Among those people who are critical of the Catholic Church it is common practice to point to the doctrinal pronouncements of the modern era, and claim that Catholics are “making up their religion as they go along.” Our critics would claim that the 1950 definition of the Assumption of our Lady, and the 1870 pronouncement on Papal Infallibility, and the 1854 definition of the Immaculate Conception are all examples of “new doctrines” being invented to enhance the prestige of those who run the Catholic Church. Our critics are, of course, incorrect, for all of the doctrines of the Catholic Church were held, at least implicitly, before the close of public revelation with the death of the last Apostle, Saint John.
The most recent of these three definitions, the Assumption, is perhaps the most obvious example of a doctrine held by the Church since its infancy. The Blessed Virgin Mary died while all the apostles remained alive. Early written documents record that they were witnesses to her being taken up into heaven, and that event has been commemorated in the Church’s liturgy ever since, by both the Eastern and Western Churches. It is not recorded in the Bible, but is recorded in the immemorial Tradition of the Church.
The definition of Papal Infallibility is derived from our Lord’s words to Peter in Saint Matthew’s Gospel: “Thou art Peter, and upon this Rock (Peter means “rock”) I will build My Church.... And I will give to thee the keys of the kingdom of heaven. And whatsoever thou shalt bind upon earth, it shall be bound also in heaven: and whatsoever thou shalt loose on earth, it shall be loosed also in heaven.”[i] The doctrinal authority of Saint Peter and his successors was so great that the Church at Corinth went to Saint Clement, the fourth Pope, to decide a doctrinal matter even while the Apostle John was still alive.
Our third definition, celebrated in today’s feast of the Immaculate Conception, is likewise implicit in divine revelation, the continuous teaching of the Church’s authorities, and in feasts celebrated by the Church for many centuries.
Let me begin by reading what the definition said in 1854. It is very brief:
If we work backwards, we will see that the sixteenth century Council of Trent specifically excluded the Blessed Mother from its discussion of Original Sin, for it was clear that it had no effect on her.[iii] In the fifteenth century, Pope Sixtus IV extended the liturgical feast to the City of Rome and condemned all those who judged the Immaculate Conception to be an erroneous teaching.[iv]
In the fourteenth century John I, King of Aragon named the Immaculate Virgin his own and his country’s protector. The feast of Mary’s Conception was celebrated in Belgium in the twelfth century; in Germany and France in the eleventh, and in England at the time of the Norman Conquest; it was celebrated at the court of Charlemagne in the ninth century with a hymn composed by Paul the Deacon; celebrated at Naples in the ninth century and in Spain in the eighth. In sixth century Palestine the feast appears in liturgical book of Saint Sabas, whose feast fell but a few days ago. Late in the fourth or very early in the fifth century, the “spotless virgin ... triumphing over the poisons of Satan” was the subject of the poet Aurelius Clemens Prudentius (348-405) hymn Ante cibum.[v]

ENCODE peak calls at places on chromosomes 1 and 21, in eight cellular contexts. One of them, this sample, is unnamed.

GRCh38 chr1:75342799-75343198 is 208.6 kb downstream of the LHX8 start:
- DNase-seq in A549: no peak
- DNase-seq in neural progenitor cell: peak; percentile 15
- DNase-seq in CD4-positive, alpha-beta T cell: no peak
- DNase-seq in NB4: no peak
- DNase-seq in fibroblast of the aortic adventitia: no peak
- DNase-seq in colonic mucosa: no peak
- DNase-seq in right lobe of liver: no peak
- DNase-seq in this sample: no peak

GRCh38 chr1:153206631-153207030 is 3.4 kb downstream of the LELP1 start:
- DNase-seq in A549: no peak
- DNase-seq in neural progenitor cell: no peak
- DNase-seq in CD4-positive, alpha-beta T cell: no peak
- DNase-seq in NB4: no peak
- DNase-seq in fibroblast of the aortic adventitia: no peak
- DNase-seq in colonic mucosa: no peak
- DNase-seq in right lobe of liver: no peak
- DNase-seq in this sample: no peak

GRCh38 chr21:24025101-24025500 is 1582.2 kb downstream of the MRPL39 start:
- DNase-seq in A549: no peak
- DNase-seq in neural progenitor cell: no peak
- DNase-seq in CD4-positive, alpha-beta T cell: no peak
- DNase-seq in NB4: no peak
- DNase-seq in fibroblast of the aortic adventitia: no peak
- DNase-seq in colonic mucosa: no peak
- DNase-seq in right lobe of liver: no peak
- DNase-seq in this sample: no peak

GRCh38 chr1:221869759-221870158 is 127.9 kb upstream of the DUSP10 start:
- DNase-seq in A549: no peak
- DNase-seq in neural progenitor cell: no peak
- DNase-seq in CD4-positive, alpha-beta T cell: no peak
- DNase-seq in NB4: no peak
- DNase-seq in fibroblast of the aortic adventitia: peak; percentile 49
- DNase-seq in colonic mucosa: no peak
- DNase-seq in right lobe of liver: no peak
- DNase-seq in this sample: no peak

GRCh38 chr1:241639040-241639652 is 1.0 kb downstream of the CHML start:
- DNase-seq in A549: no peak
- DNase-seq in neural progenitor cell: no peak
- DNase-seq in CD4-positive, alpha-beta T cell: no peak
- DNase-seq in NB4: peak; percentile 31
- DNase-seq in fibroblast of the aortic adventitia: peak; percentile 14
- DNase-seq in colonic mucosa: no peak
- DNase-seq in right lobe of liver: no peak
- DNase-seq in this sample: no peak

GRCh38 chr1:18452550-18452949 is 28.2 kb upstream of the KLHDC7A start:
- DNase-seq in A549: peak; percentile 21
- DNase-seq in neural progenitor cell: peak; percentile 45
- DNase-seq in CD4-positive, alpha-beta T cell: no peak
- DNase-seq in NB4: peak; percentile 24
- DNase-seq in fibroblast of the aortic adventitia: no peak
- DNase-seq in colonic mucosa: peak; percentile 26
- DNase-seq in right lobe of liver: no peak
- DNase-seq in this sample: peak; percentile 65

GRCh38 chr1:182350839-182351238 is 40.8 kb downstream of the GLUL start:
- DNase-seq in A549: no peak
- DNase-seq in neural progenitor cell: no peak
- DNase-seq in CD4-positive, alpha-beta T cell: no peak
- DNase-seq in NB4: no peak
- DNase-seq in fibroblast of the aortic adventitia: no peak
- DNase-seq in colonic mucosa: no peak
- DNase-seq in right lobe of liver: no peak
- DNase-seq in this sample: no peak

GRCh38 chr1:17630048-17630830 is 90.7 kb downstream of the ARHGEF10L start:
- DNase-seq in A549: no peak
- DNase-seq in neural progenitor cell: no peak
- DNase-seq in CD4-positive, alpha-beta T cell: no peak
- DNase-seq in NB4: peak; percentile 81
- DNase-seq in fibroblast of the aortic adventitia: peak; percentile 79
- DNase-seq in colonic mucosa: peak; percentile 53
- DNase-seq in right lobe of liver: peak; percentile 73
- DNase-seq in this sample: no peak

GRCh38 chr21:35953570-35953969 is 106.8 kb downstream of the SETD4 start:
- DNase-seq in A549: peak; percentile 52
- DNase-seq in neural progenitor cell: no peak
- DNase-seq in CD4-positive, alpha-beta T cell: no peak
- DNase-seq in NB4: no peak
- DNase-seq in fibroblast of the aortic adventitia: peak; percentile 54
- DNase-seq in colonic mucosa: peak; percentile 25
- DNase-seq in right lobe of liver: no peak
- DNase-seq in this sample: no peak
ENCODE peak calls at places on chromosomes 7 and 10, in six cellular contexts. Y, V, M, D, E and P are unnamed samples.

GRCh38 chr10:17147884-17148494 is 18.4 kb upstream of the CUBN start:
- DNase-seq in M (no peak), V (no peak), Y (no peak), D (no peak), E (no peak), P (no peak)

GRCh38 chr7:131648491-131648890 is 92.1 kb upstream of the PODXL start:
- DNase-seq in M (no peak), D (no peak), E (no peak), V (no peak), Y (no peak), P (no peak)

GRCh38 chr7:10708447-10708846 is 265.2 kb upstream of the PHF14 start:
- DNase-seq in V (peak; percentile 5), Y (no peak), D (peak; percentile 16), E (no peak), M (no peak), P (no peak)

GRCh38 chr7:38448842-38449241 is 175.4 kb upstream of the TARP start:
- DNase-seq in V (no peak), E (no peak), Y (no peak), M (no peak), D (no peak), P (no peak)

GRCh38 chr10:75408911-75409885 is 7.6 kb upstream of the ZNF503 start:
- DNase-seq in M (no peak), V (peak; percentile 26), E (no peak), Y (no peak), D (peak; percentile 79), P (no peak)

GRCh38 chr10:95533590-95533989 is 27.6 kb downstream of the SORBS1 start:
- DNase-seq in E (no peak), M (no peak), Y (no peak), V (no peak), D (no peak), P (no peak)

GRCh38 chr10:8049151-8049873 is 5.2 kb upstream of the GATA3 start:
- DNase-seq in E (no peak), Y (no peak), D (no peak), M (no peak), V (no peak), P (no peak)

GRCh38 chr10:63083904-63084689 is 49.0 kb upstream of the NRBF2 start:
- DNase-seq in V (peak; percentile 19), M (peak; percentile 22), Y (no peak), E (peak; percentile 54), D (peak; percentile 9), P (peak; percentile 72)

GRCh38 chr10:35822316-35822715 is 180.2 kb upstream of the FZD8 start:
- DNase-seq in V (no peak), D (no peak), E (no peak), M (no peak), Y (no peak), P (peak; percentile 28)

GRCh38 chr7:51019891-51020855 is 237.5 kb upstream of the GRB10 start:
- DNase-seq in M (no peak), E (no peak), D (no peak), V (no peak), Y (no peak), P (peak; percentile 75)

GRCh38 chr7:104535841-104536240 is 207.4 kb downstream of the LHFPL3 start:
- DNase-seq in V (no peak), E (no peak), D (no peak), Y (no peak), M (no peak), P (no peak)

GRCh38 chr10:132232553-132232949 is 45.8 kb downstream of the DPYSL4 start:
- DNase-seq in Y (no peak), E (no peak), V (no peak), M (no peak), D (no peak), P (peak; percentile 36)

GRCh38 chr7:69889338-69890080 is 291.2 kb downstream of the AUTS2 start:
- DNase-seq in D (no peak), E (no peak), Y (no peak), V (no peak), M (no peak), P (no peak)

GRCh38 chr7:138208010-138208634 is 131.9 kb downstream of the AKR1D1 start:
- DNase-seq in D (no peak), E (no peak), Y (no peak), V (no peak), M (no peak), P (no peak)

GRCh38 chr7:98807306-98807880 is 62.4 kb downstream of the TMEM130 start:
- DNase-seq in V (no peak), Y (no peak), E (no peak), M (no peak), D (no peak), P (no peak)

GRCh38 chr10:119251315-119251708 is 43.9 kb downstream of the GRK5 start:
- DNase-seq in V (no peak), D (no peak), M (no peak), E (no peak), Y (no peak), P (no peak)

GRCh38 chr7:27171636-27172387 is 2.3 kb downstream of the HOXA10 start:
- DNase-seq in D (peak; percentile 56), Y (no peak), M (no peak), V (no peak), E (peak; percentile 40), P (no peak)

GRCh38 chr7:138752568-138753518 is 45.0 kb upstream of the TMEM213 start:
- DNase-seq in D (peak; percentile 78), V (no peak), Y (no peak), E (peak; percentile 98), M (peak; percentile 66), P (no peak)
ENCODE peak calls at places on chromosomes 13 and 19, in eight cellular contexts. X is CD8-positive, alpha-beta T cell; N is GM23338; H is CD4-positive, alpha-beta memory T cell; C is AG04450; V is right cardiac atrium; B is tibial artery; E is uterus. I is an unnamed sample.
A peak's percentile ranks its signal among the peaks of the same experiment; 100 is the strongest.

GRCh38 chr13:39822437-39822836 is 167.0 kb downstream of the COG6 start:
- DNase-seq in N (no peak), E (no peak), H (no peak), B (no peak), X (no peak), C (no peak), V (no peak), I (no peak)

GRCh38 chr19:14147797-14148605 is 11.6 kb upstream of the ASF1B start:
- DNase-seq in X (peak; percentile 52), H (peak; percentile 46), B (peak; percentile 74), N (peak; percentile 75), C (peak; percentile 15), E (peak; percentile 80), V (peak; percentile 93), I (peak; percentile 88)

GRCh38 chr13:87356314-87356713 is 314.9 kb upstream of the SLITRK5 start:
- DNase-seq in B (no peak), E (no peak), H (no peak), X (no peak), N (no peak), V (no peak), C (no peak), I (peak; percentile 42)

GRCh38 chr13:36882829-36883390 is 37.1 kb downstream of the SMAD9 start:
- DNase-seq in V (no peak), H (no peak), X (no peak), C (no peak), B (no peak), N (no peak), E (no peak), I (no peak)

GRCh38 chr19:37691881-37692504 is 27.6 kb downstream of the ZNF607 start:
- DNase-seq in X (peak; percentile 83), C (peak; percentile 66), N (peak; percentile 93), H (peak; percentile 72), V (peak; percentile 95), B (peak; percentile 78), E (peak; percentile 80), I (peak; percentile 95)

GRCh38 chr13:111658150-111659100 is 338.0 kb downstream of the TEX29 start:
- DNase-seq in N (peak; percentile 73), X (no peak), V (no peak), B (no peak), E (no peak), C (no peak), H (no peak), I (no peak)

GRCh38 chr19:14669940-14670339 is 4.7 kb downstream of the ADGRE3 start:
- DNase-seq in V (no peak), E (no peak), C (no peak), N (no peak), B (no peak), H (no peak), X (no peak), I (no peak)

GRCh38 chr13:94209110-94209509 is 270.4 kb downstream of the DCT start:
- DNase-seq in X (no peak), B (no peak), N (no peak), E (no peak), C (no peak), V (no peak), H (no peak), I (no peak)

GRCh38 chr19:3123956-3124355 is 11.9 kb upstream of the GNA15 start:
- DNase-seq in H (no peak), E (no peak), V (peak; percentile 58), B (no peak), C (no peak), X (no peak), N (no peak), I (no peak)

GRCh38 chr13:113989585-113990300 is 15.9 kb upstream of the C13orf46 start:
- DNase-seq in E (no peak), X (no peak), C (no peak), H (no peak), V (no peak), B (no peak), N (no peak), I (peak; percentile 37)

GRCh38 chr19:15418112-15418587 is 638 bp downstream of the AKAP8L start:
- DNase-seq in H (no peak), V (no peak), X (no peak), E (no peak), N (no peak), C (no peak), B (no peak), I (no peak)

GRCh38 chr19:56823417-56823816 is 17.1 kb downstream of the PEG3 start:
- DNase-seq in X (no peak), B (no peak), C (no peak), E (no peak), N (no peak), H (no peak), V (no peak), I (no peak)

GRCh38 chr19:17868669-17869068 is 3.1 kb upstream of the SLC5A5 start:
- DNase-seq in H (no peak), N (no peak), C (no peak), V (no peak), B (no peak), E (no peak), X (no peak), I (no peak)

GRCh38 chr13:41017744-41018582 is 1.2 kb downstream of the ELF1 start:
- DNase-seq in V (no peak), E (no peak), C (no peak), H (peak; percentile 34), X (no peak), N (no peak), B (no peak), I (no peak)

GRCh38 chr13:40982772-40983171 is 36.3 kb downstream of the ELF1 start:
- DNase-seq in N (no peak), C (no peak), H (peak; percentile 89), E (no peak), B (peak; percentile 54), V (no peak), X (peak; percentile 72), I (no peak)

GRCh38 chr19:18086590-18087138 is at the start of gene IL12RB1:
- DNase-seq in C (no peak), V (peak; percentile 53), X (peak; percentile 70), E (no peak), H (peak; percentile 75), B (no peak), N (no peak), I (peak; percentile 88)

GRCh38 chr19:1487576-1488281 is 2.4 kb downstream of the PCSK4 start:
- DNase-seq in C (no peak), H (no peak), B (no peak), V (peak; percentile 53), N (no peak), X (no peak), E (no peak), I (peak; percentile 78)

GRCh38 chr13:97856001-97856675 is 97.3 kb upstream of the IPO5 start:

In roughly the same time period, Saint Germain wrote of Mary, the “most pleasing spiritual paradise of God ... that fragrant lily, that unfading rose who heals those who drank the soul-killing bitterness of death ... paradise wherein grows the tree of the knowledge of truth, the tree that gives immortality to those who taste its fruit ... most pure palace of God the supreme King.”[vi]
Saint Jerome, writing at about the same time as Prudentius was characteristically blunt. “The virtue and greatness of the blessed Mary ever Virgin were proclaimed in God’s own words by the Angel when he said, «Hail, full of grace, the Lord is with thee. Blessed art thou among women»... whereas grace is given to others only in part, on Mary it was poured out all at once in all its fullness.... everything about her is wholly the work of purity and simplicity, of grace and truth, of the mercy and justice that look down from heaven.”[vii] Simply put, when the Angel Gabriel appeared to Mary to announce her divine Motherhood, it was at a time in history when it was impossible for anyone to be filled with grace unless she had always been that way—from the time of her conception!
Perhaps the best argument in favor of the Immaculate Conception is that of God Himself. As Pope Pius reminded us:
Finally, it is fitting, then, to pray with the Church today to almighty God:
[ii] Ineffabilis Deus, Apostolic Constitution of Pope Pius IX, December 8, 1854.
[iii] Council of Trent, Session V, 17 June 1546, “Decree on Original Sin” para. 6. (Denzinger 792)
[iv] Sixtus IV, “Cum præexcelsa,” 28 February 1476 and “Grave nimis” 4 September 1483. (Denzinger 434 & 435)
[v] Dom Guéranger, The Liturgical Year, book I “Advent,” pp. 383-386, 408-409.
[vi] Lesson vii, Saint Germain, “On the Presentation of the Mother of God.”
[vii] Lessons iv and v at Matins of the Immaculate Conception, Saint Jerome, “On the Assumption of the Blessed Virgin Mary.”
[viii] Ibid, Pope Pius IX, Ineffabilis Deus.
[ix] Collect of the Immaculate Conception.